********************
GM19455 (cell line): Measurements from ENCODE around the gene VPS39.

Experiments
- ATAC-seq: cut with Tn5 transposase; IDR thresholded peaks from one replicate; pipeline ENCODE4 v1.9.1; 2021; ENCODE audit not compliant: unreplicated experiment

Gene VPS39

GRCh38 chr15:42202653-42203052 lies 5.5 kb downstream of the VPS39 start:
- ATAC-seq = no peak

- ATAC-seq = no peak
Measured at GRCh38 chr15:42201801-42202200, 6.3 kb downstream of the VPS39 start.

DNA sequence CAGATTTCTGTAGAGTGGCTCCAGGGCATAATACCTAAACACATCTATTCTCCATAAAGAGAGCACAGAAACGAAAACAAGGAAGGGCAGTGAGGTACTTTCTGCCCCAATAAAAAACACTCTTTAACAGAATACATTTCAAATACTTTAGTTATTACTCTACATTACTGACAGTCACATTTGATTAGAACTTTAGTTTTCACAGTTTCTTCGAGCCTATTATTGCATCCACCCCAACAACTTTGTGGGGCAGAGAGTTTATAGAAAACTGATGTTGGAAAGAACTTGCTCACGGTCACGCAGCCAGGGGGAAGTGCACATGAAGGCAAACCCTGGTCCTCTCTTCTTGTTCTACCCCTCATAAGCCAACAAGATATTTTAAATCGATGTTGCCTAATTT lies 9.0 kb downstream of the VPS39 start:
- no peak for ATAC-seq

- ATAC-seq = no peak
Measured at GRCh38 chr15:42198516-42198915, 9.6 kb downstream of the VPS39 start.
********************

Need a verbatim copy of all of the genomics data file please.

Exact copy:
GM19455 (cell line): Measurements from ENCODE around the gene VPS39.

Experiments
- ATAC-seq: cut with Tn5 transposase; IDR thresholded peaks from one replicate; pipeline ENCODE4 v1.9.1; 2021; ENCODE audit not compliant: unreplicated experiment

Gene VPS39

GRCh38 chr15:42202653-42203052 lies 5.5 kb downstream of the VPS39 start:
- ATAC-seq = no peak

- ATAC-seq = no peak
Measured at GRCh38 chr15:42201801-42202200, 6.3 kb downstream of the VPS39 start.

DNA sequence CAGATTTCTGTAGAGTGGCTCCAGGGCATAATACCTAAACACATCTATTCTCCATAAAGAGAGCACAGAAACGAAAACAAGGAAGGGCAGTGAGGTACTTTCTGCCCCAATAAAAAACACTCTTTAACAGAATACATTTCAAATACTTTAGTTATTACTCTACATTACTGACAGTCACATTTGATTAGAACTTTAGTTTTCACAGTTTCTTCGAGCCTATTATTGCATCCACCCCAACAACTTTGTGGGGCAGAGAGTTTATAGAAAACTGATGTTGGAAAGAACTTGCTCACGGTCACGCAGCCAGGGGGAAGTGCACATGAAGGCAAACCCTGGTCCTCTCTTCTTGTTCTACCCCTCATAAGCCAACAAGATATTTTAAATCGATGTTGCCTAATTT lies 9.0 kb downstream of the VPS39 start:
- no peak for ATAC-seq

- ATAC-seq = no peak
Measured at GRCh38 chr15:42198516-42198915, 9.6 kb downstream of the VPS39 start.